The moment people hear about an India-Pakistan cricket match, blood starts gushing through their veins. Cricket freaks across the globe have their hearts pounding in their chests. Work gets sidelined, with emails piling on at a rate of knots in mailboxes, and all of us are there, with our eyes glued to the TV screens, desperately waiting for a miracle to occur out of nowhere. Every time Virat hits the ball all the way to the fence, the entire nation erupts in jubilation. The entire nation is there, hopping and jumping in excitement. There’s anticipation wherever you look.
Sit in a closed room, close your eyes and imagine this: Salman Khan pulling out a pack of cigarettes out of his pocket and smoking a few of them before going all guns blazing against the bad guys. Think of Ranbir Kapoor smoking a cigarette while reliving the memories he spent with his beloved.
“ All of us were born because of menstrual blood, yet it’s considered impure”
I’ve read close to a thousand articles around the very concept of women empowerment. You see women taking giant strides in each and every sphere of life. Be it work, sport or business, women are everywhere. It’s really heartening to see women finally coming out of the clutches of poverty and making their presence felt. But hold on, there’s one thing that keeps bothering me. I really fail to understand why on earth we consider women ‘impure’ during menstrual cycles?
Student days are tough, not because of all those tests and assignments. Tests and assignments were the least of our worries. The tough time I’m talking about is the tough time kids sometimes give to other kids, something which we call bullying. A majority of us end up facing at least one such incident in our student life. A countless number of children are bullied in India every day, it’s never-ending.
Filmmaking is rightly considered a profession allowing the creative juices to flow out of people. It provides people with the widest extent of unleashing their creativity. A director puts his creativity to use in an attempt to create a world of his own. A film maker takes all sorts of cinematic liberties (He’s bound to). Historical depictions are subject to a considerable amount of distortion. History is something which is always created. Distorting history can prove extremely fatal. The recent attack on director Sanjay Leela Bhansali comes as a wake-up call that Hindu extremism is no longer a myth, but a harsh reality.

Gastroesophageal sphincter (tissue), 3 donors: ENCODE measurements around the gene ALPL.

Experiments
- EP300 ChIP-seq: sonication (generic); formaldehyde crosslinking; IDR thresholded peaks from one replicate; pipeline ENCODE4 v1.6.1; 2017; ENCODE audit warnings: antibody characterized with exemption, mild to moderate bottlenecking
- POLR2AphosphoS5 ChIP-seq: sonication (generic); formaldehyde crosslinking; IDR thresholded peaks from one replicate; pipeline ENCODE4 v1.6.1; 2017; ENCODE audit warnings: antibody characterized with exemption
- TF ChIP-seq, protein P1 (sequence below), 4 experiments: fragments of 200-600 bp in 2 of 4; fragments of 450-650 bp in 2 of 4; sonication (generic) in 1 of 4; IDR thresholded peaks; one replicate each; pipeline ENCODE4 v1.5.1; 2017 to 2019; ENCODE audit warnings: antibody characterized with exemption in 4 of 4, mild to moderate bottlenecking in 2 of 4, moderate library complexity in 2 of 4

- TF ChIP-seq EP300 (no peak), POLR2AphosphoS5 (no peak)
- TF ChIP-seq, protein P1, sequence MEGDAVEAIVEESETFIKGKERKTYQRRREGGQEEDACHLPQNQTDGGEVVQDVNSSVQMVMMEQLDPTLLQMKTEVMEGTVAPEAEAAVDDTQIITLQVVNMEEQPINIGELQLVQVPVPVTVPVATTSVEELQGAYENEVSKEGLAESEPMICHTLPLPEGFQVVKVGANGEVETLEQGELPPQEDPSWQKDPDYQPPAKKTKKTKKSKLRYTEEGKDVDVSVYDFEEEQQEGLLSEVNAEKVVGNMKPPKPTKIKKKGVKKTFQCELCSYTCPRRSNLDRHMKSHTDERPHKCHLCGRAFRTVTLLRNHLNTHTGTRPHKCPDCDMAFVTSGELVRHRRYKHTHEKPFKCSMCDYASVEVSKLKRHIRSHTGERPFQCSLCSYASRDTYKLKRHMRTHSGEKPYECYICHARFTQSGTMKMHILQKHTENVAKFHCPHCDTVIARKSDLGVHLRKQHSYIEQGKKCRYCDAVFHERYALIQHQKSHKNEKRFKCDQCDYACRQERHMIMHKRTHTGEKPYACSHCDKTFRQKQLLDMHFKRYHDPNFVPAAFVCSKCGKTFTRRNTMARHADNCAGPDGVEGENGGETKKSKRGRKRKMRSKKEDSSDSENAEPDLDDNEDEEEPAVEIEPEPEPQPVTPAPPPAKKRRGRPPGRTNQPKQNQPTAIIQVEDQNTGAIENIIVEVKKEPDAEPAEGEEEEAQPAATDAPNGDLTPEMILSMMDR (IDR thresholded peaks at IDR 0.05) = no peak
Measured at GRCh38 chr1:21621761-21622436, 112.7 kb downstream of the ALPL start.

This morning I decided to go and watch The Assassin’s Creed, not because I’m a big fan of the video game but because I didn’t have anything to do:)
Let us take a closer look at Assassin’s Creed, the film. Assassin’s Creed trailer
The story begins exactly the way stories like these usually do. A convicted criminal being rescued from prison (Fassbender) and learning that the organization which planned and executed the rescue (Abstergo Industries) is madly searching for The Apple of Eden (Now, that’s interesting:)) How these men (and woman as well) go about their business forms the crux of the story.
The story could have been a bit tighter, but frankly, stories and films dealing with video games and stuff are pretty much ‘over the top’ action-packed entertainers and we want them to be that way. The best thing about the film is that it succeeds in keeping the viewer hooked and guessing. It’s fast-faced and doesn’t give you an opportunity to blink your eyes. The film keeps you interested right from the beginning till the very end and its 2 hour run-time won’t appear long . The story loses pace on more than one occasions, especially post interval, but ultimately succeeds in delivering what it wants to deliver i.e. entertainment.
Fassbender is the star of the show, without a doubt. The film relies heavy upon Fassbender’s heroics and he has done quite a reasonable job. He’s quite similar to the protagonists we have in our typical Bollywood flicks. A guy with a largely shadowy past. Marion as Dr. Sophia adds glamour and charm to the film just like Katrina Kaif did in Ek Tha Tiger. The likes of Jeremy Irons and Micheal Williams have been given limited screen-space and you can expect that from a movie which is heavily dependent upon its lead pair.
The director’s brother Jed Kurzel has composed the film’s music and it has to be said that the film’s music is one of the positives the film brings to light. Jed Kurzel, known for composing music for the highly acclaimed horror flick The Babadook has once again delivered the goods. The film’s music pumps up the viewer’s adrenaline and complements the entire setup. It adds that adventurous flavour to The Assassin’s Creed.